According to both reports, revenue growth at firms headquartered in Pennsylvania has not been driven by rate increases, but by demand.
Jeff Grossman of Wells Fargo Private Bank’s Legal Specialty Group said Pennsylvania’s numbers, as shown by Wells Fargo’s survey, reflect a stable market with healthy inventory on hand.
“In the context of what’s still a challenging environment, these are not bad results,” Grossman said. “If you pull the most profitable firms out of New York, the gap between them and Pennsylvania is not as large.”
John Wilmouth, a senior client adviser in Citi Private Bank’s Law Firm Group, said many of the patterns illustrated by Pennsylvania’s results are similar to the broader industry trends. Expense growth has generally outpaced revenue growth, he said, and that held true for Pennsylvania.
However, Wilmouth noted, a slimmer 30 percent of Pennsylvania firms saw a decline in demand in the first nine months, compared with 50 percent industrywide.
Wells Fargo Report
According to Wells Fargo, gross revenue was up 3.3 percent in Pennsylvania compared with the first nine months of 2016.
There were about a dozen law firms in the Pennsylvania group, Grossman said, all of which have 100 or more lawyers. Of those firms, the greatest revenue growth for the first nine months was about 7 percent, and the greatest decline was a little over 10 percent. Revenue per lawyer was up 1.8 percent on average in Pennsylvania, he said.
Demand was up 2.3 percent on average for the Pennsylvania firms, and hours per lawyer were up almost 1 percent. That’s good news, Grossman said, as most regions saw demand that was flat or down. Pennsylvania firms had a high inventory buildup at the beginning of 2017, he noted, so they may have collected better than other firms.
Standard rates in Pennsylvania were up 2.5 percent, and effective rates were up 1.4 percent. That was on the lower end of the regional averages, Grossman said. In New York, for instance, the standard rate increased by 4.5 percent.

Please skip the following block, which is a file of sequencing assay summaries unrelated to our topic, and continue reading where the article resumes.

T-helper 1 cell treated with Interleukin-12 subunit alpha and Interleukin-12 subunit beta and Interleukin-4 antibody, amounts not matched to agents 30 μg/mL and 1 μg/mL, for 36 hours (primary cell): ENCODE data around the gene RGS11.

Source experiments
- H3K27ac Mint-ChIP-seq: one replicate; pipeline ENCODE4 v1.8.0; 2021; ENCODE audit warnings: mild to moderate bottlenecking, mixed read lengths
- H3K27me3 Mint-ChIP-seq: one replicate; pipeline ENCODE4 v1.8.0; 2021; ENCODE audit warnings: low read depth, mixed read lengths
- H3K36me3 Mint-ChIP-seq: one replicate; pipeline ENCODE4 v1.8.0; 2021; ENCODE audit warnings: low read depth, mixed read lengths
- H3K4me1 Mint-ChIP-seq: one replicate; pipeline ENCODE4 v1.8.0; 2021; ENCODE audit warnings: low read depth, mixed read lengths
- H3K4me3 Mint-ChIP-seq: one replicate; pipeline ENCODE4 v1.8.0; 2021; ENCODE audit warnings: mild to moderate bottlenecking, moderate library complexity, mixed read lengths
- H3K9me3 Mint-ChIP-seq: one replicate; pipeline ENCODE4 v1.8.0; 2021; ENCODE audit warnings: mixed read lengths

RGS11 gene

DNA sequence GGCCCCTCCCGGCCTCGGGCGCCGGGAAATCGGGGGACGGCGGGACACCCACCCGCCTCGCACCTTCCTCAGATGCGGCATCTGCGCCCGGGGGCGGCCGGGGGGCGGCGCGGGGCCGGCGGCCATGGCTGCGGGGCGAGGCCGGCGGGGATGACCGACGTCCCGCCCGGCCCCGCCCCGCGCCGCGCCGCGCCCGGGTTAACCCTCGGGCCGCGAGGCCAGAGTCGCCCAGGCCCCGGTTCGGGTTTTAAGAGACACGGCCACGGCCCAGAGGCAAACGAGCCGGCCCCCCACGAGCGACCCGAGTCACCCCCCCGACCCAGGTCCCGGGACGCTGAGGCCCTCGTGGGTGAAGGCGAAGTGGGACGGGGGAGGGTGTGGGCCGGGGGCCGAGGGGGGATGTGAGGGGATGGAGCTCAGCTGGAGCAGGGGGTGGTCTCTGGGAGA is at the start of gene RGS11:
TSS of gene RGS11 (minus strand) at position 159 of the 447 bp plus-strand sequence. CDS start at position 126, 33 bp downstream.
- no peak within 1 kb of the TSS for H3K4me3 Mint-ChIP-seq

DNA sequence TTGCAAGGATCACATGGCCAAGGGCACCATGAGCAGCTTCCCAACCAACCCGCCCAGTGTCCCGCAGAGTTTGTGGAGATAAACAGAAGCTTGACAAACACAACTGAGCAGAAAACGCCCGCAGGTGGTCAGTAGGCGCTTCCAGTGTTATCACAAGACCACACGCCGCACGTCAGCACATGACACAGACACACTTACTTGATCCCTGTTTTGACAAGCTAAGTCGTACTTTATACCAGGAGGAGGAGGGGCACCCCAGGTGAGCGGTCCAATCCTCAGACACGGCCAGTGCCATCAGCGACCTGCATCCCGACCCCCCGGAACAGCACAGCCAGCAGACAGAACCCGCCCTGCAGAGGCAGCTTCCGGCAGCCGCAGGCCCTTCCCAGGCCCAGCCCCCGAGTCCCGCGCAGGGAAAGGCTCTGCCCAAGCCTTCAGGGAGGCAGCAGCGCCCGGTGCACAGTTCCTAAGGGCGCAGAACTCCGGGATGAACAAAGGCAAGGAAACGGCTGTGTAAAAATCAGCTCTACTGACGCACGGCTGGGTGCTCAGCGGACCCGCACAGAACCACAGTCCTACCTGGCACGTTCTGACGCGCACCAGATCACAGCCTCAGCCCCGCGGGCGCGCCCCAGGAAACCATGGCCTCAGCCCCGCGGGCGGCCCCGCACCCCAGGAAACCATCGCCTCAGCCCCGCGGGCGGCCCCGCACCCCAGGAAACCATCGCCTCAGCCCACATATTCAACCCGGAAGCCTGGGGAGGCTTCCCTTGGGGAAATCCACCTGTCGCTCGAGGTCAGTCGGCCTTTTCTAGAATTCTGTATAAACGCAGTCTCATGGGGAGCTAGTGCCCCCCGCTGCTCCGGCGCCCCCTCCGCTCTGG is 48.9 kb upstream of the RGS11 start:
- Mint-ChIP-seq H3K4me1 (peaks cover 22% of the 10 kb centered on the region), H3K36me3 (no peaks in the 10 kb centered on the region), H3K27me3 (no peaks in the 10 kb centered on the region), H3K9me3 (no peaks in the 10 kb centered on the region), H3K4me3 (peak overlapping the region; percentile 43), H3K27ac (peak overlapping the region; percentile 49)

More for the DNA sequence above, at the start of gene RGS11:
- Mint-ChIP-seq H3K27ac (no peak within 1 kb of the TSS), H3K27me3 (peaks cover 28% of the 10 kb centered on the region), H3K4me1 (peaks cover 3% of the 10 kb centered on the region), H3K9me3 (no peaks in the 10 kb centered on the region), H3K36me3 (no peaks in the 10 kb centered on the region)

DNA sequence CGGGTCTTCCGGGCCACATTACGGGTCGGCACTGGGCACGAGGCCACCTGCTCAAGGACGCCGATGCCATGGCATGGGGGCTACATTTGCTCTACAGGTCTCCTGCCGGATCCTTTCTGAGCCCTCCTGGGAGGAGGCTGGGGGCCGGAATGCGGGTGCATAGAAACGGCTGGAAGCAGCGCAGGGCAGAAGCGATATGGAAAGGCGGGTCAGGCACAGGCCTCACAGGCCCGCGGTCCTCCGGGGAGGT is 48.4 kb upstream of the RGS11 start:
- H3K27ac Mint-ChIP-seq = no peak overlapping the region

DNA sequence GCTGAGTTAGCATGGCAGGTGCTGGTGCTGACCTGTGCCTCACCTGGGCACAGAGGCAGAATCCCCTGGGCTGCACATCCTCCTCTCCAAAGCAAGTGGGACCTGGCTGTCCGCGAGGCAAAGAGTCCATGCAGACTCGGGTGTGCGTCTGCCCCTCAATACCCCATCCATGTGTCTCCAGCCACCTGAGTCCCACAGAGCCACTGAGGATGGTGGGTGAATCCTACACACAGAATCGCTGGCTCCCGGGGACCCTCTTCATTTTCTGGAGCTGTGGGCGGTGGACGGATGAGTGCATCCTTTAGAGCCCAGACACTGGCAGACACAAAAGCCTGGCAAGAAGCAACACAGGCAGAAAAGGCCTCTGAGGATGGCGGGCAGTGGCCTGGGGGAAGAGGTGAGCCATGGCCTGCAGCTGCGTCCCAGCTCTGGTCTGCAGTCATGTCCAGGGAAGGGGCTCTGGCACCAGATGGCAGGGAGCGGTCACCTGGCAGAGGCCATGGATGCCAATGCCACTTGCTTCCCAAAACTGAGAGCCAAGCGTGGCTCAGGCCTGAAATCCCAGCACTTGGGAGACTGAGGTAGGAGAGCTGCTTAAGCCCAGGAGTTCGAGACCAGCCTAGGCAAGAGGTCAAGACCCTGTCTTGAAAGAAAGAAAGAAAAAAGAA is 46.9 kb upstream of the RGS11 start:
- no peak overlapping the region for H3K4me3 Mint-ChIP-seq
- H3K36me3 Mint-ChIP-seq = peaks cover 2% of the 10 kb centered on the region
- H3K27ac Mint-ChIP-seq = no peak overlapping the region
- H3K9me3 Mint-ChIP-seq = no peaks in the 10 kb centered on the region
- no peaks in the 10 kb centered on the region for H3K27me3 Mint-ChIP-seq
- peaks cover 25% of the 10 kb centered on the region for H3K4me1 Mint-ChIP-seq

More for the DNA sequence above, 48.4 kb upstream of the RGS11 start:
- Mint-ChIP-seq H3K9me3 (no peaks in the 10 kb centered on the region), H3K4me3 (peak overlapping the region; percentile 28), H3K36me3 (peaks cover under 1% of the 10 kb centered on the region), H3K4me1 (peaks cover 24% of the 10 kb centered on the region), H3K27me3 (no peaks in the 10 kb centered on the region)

“The larger the firm and the more profitable the firm, the higher the rate increases were,” Grossman said.
Inventory is up 5.5 percent for Pennsylvania firms, he said, and that bodes well for the last quarter of the year.
Wilmouth said both revenue and expenses increased more at Pennsylvania-based firms than they did on average in the broader industry for the first nine months, according to Citi’s survey. Revenue grew 4.6 percent and expenses were up 4.8 percent.
Demand increased by 2.7 percent for the Pennsylvania firms surveyed, which was the second highest of the 11 regions where Citi breaks down its data. The region with the greatest demand increase was northern California.
But Pennsylvania’s rate increase was the second lowest compared with other regions, at 2.4 percent. So revenue growth was driven by demand, not rates, Wilmouth said.
As for the rest of 2017, Wilmouth said Pennsylvania firms’ year-end results will depend on several factors, but inventory at the end of nine months is up both among Pennsylvania firms and industrywide.
“Assuming that a lot of this is collected in the fourth quarter, that will help bolster your revenue through year-end,” Wilmouth said. “A lot of it will depend on how collections grow and whether the expense growth can be moderated somewhat.”
Inventory was up 3.4 percent in Pennsylvania, which was right around the industry average, he said. Accounts receivable were up 6.5 percent, but unbilled time was only up 0.6 percent. Because of the latter number, Wilmouth said, the revenue pipeline could be week at those firms in the early part of 2018.